There are serious ecological issues surounding the use of GMOs and this article dreadfully skirts around it with a poor understanding like Ken Ham talking about evolution.

  10. So in summary some folks is emotional therefor gmo is good. I have seen lots of these sorts of articles over the last few months
    Campaign of some sort?

  11. The complaints are not so much with GMO per se, but Monsanto’s monopolistic practices, anti-environmental practices and the industry’s opposition to labelling. Requesting labelling is not that different from demanding that peanut butter be labelled with a brand and country of origin.

  12. One big problem is that GMO supporters often resort to the same kind of trickery and deceptive tactics normally associated with conspiracy theorists or someone trying to hide something.

    One example is the statement that “genetically engineered crops have existed for as long as agriculture”. Um, no – they haven’t. Simple selective breeding is not the same as genetic engineering, especially as the term is understood by most people. Even a person who is not well versed in science can spot a logical fallacy, and the natural response is to distrust the source.

  13. Miserablegit
    Apr 27, 2015 at 2:32 am

    claims of mutant and indestructible weeds

    The indestructible invasive weeds, already exist.
    They were introduced by reckless agricultural, horticultural and commercial practices.
    GMOs are just a new way of risking creating more of them.

    and talk of giant agribusiness’ having control over what people eat

    There is a historical record of dangerous unregulated abuses of insecticides, fungicides, fertilisers, antibiotics and industrial pollutants, with industries lobbying to obstruct regulatory legislation.

    it is no wonder that people quickly hide behind the fear of the unknown.

    For those who have studied these in details it is fear of the well known dangers.

    such phrases as frankenfoods,

    There are “Franken-foods” around, – but they are generally from sources other than GMO, being more commonly contaminated by industrial pollution and past use of pesticides. .

    http://www.usgs.gov/themes/factsheet/146-00/
    How can I avoid consuming mercury in fish?

    Options for avoiding the mercury in mercury-contaminated fish are more limited than for fish contaminated with PCBs, dioxins and other organic contaminants. Younger fish tend to have lower concentrations of mercury than older, larger fish within the same waterbody. Mercury concentrates in the muscle tissue of fish. So, unlike PCBs, dioxins and other organic contaminants that concentrate in the skin and fat, mercury cannot be filleted or cooked out of consumable game fish.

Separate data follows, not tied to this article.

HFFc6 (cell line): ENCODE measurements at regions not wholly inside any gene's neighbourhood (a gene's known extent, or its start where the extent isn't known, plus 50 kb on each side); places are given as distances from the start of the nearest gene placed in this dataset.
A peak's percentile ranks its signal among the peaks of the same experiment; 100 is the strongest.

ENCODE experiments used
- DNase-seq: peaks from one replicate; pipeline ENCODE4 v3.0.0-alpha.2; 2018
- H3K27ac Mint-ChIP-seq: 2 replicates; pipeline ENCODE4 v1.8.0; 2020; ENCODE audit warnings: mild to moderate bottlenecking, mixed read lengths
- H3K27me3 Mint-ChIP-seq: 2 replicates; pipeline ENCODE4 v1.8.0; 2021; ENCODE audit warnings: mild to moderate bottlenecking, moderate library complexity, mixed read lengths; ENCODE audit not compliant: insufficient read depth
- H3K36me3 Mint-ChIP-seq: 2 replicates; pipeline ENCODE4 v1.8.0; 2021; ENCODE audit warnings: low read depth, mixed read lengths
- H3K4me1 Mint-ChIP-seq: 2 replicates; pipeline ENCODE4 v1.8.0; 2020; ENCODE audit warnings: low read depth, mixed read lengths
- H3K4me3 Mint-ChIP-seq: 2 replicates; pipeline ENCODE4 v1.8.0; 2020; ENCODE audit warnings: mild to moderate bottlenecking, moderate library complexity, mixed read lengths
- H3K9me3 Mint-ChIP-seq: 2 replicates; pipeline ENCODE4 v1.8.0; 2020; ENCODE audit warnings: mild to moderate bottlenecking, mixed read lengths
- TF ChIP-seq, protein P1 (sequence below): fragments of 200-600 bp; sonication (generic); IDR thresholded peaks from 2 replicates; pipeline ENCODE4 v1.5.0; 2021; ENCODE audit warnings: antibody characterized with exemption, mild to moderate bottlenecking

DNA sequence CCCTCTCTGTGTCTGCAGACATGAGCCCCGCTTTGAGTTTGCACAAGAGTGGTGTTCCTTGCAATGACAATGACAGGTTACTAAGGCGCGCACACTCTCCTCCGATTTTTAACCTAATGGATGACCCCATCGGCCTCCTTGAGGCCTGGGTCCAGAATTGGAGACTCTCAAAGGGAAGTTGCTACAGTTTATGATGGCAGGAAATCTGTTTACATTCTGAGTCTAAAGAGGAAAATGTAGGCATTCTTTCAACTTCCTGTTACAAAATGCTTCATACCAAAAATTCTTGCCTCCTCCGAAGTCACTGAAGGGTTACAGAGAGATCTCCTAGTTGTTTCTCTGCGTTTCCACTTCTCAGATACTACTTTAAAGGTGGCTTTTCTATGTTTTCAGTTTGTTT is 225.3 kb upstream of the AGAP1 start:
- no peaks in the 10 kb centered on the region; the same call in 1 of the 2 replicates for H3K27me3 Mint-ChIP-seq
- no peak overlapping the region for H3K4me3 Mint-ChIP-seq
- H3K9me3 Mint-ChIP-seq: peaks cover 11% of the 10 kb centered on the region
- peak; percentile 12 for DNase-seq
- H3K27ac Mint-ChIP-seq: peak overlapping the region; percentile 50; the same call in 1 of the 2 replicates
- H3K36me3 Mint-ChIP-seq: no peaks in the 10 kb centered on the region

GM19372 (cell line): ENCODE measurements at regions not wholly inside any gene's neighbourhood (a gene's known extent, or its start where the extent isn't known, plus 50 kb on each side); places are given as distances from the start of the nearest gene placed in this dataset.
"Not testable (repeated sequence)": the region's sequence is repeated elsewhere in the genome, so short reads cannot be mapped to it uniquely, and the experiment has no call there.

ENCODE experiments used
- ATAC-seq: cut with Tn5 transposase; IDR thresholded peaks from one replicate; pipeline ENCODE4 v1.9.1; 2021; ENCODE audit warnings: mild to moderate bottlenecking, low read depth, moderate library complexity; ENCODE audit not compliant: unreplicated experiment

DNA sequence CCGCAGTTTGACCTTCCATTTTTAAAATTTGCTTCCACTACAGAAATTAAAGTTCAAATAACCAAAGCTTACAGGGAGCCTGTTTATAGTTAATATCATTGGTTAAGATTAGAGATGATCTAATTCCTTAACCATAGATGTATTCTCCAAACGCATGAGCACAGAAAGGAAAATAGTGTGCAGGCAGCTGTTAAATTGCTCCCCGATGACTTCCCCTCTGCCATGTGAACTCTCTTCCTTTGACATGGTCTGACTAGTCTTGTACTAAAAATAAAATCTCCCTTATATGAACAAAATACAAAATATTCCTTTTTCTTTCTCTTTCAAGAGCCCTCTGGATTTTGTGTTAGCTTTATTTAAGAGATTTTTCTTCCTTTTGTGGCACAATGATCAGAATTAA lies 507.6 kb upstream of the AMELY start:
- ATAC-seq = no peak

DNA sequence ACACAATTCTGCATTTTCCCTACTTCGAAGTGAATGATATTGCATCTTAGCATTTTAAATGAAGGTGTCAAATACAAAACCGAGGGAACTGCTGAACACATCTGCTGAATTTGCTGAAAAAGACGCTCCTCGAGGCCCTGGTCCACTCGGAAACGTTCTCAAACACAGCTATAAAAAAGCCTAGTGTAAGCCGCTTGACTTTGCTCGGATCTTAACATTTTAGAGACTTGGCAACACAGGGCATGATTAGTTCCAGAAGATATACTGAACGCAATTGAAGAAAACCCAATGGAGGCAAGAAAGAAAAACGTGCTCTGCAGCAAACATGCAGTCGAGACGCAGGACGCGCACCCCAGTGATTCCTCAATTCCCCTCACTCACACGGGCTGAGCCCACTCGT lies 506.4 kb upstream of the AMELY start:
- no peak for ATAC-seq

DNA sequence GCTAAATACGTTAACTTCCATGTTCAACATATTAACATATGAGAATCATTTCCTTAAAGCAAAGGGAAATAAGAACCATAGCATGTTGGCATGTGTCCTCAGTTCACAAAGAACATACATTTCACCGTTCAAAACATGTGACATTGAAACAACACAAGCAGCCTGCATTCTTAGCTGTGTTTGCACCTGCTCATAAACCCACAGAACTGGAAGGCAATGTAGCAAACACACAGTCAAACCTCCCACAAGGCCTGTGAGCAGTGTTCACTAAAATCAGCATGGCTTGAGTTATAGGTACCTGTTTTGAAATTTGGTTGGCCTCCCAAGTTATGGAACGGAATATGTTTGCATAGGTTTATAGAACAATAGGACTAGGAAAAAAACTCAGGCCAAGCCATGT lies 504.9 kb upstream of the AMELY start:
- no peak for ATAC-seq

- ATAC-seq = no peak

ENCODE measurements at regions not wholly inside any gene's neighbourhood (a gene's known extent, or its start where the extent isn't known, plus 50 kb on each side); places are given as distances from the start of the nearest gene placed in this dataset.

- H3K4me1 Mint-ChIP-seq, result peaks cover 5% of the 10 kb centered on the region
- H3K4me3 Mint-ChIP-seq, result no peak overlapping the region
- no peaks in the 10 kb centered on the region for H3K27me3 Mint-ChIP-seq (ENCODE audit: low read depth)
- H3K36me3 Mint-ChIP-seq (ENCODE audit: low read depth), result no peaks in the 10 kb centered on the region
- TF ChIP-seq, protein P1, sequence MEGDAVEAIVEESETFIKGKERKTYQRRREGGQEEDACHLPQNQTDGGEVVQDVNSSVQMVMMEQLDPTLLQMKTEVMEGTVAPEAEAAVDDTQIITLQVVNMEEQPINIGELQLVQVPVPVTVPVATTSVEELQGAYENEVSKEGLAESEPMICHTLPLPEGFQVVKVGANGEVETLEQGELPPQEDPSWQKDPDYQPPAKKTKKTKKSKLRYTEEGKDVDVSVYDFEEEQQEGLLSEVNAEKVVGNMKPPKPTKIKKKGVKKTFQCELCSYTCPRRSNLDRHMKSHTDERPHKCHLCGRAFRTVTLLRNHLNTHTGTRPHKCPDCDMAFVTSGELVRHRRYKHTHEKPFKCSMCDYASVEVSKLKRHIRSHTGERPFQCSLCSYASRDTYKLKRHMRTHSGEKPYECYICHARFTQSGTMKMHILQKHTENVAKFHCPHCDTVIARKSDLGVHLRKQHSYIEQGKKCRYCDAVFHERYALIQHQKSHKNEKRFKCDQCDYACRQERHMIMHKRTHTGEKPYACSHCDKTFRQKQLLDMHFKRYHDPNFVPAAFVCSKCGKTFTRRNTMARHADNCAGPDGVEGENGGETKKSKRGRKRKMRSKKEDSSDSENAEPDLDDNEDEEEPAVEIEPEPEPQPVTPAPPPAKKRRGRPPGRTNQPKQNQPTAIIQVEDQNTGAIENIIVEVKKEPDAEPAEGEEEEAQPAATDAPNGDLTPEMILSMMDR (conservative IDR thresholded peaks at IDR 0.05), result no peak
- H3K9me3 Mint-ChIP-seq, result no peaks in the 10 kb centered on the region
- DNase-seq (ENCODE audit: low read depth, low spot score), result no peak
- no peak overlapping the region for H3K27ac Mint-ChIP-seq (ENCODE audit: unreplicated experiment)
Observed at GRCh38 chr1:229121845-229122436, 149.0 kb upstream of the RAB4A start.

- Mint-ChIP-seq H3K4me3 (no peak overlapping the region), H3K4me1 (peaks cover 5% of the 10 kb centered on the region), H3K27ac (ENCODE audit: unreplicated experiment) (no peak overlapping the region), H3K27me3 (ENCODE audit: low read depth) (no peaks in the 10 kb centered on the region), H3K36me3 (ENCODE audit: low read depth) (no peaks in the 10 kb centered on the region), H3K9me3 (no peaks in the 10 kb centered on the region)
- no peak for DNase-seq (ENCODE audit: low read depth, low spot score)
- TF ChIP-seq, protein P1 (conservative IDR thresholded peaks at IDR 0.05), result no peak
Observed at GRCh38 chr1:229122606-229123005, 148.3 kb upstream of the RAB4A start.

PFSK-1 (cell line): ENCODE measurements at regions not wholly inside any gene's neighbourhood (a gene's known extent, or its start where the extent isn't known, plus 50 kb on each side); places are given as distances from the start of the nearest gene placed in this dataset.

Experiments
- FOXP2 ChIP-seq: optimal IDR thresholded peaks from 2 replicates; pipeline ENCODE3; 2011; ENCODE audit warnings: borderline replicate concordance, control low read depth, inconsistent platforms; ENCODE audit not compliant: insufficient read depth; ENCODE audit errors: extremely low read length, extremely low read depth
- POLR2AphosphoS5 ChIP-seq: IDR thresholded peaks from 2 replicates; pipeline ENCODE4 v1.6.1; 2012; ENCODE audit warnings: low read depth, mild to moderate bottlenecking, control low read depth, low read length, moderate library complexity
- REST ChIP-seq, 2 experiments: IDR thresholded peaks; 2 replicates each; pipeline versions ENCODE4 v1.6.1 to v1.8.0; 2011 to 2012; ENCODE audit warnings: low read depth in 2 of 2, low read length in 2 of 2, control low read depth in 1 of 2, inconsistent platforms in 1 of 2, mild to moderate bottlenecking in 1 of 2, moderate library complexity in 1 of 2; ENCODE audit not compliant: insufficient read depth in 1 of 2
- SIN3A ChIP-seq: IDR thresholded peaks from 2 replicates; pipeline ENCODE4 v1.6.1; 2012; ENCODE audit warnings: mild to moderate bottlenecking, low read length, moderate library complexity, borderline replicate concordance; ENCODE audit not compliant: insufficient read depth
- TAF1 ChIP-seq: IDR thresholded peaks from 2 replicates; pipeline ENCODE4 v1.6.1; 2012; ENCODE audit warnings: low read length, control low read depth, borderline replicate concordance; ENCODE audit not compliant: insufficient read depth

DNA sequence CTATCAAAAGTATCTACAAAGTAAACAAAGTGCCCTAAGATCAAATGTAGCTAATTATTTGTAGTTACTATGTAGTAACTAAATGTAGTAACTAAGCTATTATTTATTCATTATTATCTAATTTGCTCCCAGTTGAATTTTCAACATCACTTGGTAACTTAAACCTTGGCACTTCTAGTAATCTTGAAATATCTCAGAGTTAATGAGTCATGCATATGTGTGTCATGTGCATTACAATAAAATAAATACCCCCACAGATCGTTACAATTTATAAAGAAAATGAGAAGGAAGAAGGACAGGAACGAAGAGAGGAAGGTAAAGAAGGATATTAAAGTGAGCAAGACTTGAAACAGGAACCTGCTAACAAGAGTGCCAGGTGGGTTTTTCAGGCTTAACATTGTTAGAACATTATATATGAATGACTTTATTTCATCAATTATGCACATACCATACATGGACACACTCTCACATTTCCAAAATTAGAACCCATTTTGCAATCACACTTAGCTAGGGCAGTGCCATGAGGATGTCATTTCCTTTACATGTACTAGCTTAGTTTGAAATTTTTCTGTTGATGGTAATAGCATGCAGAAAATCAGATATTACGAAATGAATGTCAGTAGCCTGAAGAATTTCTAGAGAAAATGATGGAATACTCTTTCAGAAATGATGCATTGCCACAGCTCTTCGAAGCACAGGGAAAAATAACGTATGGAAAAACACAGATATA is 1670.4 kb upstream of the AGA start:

People are exposed to methylmercury almost entirely by eating contaminated fish and wildlife that are at the top of aquatic foodchains. The National Research Council, in its 2000 report on the toxicological effects of methylmercury, pointed out that the population at highest risk is the offspring of women who consume large amounts of fish and seafood. The report went on to estimate that more than 60,000 children are born each year at risk for adverse neurodevelopmental effects due to in utero exposure to methylmercury. In its 1997 Mercury Study Report to Congress, the U.S. Environmental Protection Agency concluded that mercury also may pose a risk to some adults and wildlife populations that consume large amounts of fish that is contaminated by mercury.

  14. DanDare
    Apr 27, 2015 at 7:32 pm

    So in summary some folks is emotional therefor gmo is good. I have seen lots of these sorts of articles over the last few months
    Campaign of some sort?

    A bit like the well sponsored AGW denial campaigns of the carbon industries!

  15. A team of Belgian philosophers […]

    Oh, yeah. Rock and roll, baby: the philosophers have come to town.
    Perhaps we should be looking into the opinions of poets and novelists as well, shouldn’t we?

    despite positive contributions GM crops have made to sustainable agriculture.

    But it looks like comedians have already been asked. Joking aside, it would be interesting… or more likely a very good laugh, to read the article itself. Sadly, it’s not freely available.

  16. A team of Belgian philosophers […]

    They’re clearly casting around to find what other kinds of expert opinion they can buy.

    Contributing to this public opposition, the researchers suspect, is a lack of scientific understanding of genetics

    Meh. When will they bring in some experts to soothe us on issues of business practise…..the real issue? I suspect they are hoping this aspect isn’t so much noticed or discussed.